The Importance of Proper Turnout

I love looking at old riding photos. I look at photos from my Short Stirrup years with equal parts nostalgia and horror. Nostalgia because I miss the days where the color of the ribbon was not important. Getting around without (a) falling off or (b) going off-course was an accomplishment and a realistic goal. Blue ribbons were a distant dream but something to always work toward. Horror because – ohmigod – WHAT was I wearing?! My pony’s braids were the stuff of nightmares and my hair bows looked like dollar store Christmas wrapping. But in any case, my memories of Short Stirrup are fond ones.

Riding back then was about so much more than horse showing, and for horse shows, my barn rat friends and I adopted the mantra “Tomorrow’s success begins today.” We would spend every waking Saturday hour bathing, braiding, and cleaning our tack. Thirty-seven year old me hasn’t cleaned her saddle in a year. Seven-year-old me was obsessive. I took my bridle apart for every cleaning, and would spend upwards of an hour cleaning my reins after every ride. (Seven-year-old me didn’t get many dates).

I will never forget one of my first horse shows in Short Stirrup. It was a local horse show and the judge was a known local trainer and a real stickler about equitation and turnout. He was old school and took the time to approach each rider in the lineup and critique them. I have since forgotten what he said about my equitation but it could have been along the lines of “Honey, you might want to consider hunters. Or ice skating.” But I remember clearly what he said about my turnout (fortunately nothing about my pathetic hair bows). He firmly took my pony’s nose band, commented on how clean it was, and then tightened and straightened it.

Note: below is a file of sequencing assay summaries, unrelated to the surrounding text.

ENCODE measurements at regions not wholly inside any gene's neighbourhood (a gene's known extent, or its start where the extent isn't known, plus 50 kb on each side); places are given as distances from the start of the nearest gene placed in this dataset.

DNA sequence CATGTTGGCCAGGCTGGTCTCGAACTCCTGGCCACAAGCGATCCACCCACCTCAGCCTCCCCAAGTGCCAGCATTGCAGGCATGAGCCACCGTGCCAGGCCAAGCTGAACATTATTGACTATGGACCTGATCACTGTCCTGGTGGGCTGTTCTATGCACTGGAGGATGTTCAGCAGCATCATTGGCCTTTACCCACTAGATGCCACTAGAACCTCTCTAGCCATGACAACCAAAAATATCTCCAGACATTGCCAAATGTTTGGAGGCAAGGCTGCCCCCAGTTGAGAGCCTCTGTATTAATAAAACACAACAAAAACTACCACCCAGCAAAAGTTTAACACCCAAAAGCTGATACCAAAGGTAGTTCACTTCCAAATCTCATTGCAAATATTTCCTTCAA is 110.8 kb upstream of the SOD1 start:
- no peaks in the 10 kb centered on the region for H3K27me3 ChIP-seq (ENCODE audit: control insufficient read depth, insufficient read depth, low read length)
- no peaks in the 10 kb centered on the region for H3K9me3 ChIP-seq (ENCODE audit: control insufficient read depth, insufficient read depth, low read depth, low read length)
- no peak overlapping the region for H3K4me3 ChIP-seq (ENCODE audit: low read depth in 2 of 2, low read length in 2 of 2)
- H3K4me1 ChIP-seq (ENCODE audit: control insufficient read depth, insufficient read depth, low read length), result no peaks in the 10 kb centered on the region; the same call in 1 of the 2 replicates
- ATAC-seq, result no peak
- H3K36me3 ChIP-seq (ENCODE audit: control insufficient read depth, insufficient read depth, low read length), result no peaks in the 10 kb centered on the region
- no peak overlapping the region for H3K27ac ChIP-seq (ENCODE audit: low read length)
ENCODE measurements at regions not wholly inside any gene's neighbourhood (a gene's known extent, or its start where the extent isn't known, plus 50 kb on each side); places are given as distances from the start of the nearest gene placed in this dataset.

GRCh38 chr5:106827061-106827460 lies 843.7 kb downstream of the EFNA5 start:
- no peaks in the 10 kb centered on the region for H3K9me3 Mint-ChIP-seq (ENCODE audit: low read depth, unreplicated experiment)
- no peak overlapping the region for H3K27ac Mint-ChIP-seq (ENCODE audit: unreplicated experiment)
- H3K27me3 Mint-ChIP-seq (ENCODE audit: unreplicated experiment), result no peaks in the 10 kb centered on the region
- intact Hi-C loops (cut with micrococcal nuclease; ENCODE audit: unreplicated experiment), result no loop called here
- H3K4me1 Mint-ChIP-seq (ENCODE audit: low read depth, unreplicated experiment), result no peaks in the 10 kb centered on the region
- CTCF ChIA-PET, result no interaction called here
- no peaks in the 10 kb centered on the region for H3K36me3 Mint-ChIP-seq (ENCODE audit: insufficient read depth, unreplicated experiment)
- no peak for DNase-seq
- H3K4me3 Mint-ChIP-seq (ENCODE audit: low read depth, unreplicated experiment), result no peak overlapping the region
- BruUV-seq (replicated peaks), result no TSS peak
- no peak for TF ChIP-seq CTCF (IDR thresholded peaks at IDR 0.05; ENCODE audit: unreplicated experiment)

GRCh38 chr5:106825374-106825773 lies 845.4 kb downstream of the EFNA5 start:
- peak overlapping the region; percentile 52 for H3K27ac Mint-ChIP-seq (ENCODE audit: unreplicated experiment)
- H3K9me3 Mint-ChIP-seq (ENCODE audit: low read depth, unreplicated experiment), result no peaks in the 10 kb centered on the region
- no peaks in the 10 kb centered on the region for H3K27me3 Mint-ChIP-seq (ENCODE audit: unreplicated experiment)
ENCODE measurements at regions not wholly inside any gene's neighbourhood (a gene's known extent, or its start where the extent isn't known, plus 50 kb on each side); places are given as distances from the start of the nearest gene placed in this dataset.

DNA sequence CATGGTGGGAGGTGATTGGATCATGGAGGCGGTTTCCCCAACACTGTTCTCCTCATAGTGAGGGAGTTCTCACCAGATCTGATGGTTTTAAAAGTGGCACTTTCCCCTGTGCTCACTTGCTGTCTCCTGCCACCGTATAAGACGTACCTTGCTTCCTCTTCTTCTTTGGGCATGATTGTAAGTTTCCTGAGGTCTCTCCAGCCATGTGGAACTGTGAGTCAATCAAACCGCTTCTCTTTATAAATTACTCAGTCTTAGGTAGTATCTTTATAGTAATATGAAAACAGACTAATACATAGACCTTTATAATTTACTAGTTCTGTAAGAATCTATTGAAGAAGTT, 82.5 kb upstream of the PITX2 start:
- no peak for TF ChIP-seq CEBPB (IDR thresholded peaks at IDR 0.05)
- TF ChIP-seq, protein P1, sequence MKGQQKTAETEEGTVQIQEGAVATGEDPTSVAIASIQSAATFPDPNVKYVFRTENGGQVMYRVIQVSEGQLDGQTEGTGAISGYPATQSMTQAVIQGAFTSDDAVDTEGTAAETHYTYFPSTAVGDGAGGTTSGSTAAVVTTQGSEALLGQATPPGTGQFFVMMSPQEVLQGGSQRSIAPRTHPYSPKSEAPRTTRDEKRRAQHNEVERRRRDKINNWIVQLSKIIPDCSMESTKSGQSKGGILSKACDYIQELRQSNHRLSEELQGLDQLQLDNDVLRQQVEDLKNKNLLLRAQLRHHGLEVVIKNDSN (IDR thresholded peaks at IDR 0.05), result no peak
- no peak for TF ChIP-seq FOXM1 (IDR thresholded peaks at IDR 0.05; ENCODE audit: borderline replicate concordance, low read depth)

To this day, whether it is me riding, or standing on the ground helping someone else, I am a stickler about nose bands (and bridles, generally). A clean, well-fitting, and properly adjusted bridle is about so much more than just good turnout. Cleanliness goes without saying. Dirty tack can ruin an otherwise pretty picture; Clean tack looks the show ring pat. The fit of a bridle is critical for a number of reasons. A good fit maximizes the efficiency of a bit and of a rider’s overall feel. Incorrect pressure on the nose band or the horse’s poll can have a significant (negative) impact on its rideability, and therefore its way of going.

A bridle should always flatter – and never detract from – the shape of your horse’s (or pony’s) head. For example, an animal with a Roman nose can benefit from a wider nose band that helps camouflage its convex shape. An animal with a tiny head can benefit from a raised nose band with some stitching. This is not much different from what fashion magazines tell you about what the pockets of your jeans can do for your rear end. Reins are largely a matter of personal preference, but the less distracting, of course, the better.

Ask any R rated judge, trainer, or rider, and it’s a universal truth: Tack is a crucial piece of turnout and overall look. Clean, quality tack serves more than just the short-term purpose of looking good in the show ring. Clean tack is well-cared-for tack and well-cared-for tack (if it is quality leather) will last as long as it is cared for. Quality tack is not cheap, but it’s an investment where you get what you pay for and you get out of it what you care for. It could be the endless hours I’ve spent cleaning them, but I’ve had some pairs of reins since the 90’s. Fortunately, the same cannot be said for my hair accessories.

Christiane Schuman Campbell

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